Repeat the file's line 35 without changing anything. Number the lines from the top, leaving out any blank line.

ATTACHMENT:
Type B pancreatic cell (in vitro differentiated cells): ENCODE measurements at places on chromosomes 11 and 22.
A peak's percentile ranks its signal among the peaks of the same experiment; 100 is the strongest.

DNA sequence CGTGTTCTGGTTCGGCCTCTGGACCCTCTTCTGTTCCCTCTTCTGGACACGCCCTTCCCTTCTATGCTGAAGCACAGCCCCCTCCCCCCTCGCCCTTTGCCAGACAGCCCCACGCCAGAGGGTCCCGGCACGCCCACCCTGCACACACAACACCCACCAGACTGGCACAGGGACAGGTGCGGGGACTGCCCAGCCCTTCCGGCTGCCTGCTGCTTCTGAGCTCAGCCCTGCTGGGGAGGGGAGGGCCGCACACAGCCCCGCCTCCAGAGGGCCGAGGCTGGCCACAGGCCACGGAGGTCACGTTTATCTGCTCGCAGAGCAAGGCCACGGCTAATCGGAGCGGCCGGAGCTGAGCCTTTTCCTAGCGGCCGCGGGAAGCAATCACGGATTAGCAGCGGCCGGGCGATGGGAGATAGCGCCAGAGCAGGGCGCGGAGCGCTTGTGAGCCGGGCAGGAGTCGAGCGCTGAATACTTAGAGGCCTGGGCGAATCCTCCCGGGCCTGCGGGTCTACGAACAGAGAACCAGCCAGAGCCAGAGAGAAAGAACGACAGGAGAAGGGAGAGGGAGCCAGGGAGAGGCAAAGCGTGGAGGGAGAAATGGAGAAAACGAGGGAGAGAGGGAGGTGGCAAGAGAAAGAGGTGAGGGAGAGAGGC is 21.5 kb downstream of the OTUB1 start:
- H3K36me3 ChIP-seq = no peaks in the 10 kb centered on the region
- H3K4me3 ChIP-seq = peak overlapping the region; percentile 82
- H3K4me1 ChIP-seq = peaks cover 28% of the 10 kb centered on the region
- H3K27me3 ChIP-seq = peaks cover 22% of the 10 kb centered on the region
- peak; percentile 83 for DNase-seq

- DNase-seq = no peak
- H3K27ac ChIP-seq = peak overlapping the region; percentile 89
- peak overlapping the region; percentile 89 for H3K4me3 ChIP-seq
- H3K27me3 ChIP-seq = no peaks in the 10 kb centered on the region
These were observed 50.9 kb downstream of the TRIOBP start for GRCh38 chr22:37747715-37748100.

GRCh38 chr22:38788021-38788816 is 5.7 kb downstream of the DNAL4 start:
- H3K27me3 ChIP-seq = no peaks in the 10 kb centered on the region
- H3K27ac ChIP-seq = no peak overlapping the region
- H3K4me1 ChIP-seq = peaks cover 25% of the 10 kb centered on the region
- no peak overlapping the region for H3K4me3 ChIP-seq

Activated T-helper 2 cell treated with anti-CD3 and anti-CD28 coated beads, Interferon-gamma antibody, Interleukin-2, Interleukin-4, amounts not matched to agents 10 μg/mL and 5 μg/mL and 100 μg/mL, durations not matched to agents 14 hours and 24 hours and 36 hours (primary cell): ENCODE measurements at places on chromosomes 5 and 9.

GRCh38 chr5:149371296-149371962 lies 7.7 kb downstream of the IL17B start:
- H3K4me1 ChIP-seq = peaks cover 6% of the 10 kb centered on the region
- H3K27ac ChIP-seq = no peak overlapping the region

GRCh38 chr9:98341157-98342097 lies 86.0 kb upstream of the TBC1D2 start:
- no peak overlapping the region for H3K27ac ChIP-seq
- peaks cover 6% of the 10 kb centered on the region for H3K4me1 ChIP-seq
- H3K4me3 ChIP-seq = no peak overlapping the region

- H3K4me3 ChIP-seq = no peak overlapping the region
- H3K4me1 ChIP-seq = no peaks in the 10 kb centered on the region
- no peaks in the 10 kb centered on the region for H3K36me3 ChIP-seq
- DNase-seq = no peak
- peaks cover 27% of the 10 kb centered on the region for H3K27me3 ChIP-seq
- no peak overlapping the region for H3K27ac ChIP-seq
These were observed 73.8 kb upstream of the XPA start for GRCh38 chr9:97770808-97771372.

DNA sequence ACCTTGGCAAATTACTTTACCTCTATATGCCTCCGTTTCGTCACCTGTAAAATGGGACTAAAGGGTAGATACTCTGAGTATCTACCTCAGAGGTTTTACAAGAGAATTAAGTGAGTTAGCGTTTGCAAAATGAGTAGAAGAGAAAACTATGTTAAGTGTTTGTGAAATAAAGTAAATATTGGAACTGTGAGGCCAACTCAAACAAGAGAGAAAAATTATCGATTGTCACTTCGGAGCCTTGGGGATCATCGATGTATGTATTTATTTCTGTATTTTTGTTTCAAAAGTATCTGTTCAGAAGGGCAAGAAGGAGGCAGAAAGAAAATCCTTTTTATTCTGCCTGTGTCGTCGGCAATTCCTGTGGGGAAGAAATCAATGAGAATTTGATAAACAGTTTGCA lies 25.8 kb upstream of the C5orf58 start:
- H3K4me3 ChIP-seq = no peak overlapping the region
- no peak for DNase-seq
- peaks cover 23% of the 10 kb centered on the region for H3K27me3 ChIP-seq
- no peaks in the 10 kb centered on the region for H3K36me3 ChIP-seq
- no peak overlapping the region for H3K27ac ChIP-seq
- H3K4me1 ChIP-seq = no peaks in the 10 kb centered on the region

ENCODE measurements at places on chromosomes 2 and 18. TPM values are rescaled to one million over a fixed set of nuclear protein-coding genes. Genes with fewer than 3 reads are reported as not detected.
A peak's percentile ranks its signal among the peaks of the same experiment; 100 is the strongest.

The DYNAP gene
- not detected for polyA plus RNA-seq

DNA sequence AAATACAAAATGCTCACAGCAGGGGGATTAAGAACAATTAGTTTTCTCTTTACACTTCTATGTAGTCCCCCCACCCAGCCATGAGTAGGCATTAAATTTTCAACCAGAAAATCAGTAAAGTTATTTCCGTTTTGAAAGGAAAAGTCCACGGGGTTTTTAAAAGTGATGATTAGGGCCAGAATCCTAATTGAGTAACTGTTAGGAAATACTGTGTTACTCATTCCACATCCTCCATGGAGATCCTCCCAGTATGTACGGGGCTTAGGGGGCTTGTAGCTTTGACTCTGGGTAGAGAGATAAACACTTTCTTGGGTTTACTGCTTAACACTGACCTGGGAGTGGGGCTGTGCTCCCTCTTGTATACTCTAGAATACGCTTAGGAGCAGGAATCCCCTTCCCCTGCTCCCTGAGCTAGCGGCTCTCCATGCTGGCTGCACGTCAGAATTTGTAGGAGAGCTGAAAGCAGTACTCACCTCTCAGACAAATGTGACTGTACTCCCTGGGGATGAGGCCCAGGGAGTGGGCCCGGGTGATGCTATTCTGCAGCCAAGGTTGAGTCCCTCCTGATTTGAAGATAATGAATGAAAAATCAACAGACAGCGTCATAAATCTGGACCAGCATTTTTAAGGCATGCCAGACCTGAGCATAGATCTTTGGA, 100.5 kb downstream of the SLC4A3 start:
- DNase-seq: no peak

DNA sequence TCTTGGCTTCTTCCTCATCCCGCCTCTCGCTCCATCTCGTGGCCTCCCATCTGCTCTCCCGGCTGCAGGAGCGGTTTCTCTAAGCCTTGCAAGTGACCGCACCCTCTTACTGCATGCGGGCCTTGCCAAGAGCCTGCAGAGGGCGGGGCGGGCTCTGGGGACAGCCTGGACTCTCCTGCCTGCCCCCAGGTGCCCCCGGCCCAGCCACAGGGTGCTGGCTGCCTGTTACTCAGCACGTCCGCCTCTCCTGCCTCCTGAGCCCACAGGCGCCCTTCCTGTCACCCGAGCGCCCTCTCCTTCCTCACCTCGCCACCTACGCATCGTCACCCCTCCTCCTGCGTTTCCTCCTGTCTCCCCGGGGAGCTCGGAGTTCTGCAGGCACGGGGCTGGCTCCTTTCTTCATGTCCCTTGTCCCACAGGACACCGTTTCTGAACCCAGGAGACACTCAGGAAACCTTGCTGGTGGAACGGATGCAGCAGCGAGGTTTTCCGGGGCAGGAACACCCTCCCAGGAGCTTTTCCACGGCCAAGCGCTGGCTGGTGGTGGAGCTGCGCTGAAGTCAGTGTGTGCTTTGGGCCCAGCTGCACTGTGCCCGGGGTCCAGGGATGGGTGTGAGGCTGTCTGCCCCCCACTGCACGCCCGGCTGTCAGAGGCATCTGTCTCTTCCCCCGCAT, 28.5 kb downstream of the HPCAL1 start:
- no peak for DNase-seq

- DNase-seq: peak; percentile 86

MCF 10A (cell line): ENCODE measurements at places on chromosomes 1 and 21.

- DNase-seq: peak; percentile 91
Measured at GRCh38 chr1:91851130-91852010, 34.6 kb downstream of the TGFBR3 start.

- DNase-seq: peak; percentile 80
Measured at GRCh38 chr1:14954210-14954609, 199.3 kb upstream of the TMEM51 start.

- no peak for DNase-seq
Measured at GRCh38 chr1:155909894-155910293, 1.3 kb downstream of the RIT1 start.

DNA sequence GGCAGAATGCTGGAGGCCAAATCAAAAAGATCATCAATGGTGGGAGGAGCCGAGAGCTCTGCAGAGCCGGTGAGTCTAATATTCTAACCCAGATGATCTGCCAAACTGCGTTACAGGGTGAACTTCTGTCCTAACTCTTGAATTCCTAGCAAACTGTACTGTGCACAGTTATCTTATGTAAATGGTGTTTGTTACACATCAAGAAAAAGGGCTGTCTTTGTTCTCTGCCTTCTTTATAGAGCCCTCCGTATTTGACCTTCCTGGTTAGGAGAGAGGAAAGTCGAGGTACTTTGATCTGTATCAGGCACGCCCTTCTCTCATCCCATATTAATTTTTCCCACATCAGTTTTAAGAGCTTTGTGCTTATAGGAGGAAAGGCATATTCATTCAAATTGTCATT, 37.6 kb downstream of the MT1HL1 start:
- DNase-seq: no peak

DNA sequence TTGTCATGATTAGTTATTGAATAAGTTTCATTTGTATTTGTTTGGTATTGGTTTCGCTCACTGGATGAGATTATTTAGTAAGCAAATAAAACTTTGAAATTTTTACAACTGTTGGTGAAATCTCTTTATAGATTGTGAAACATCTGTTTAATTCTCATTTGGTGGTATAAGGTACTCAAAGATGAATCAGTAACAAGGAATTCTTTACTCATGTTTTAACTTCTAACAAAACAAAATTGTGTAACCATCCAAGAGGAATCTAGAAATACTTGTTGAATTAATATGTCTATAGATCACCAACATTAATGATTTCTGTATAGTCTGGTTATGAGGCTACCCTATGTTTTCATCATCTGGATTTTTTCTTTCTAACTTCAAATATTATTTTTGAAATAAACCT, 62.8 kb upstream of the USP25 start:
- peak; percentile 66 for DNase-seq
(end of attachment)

- H3K4me3 ChIP-seq = no peak overlapping the region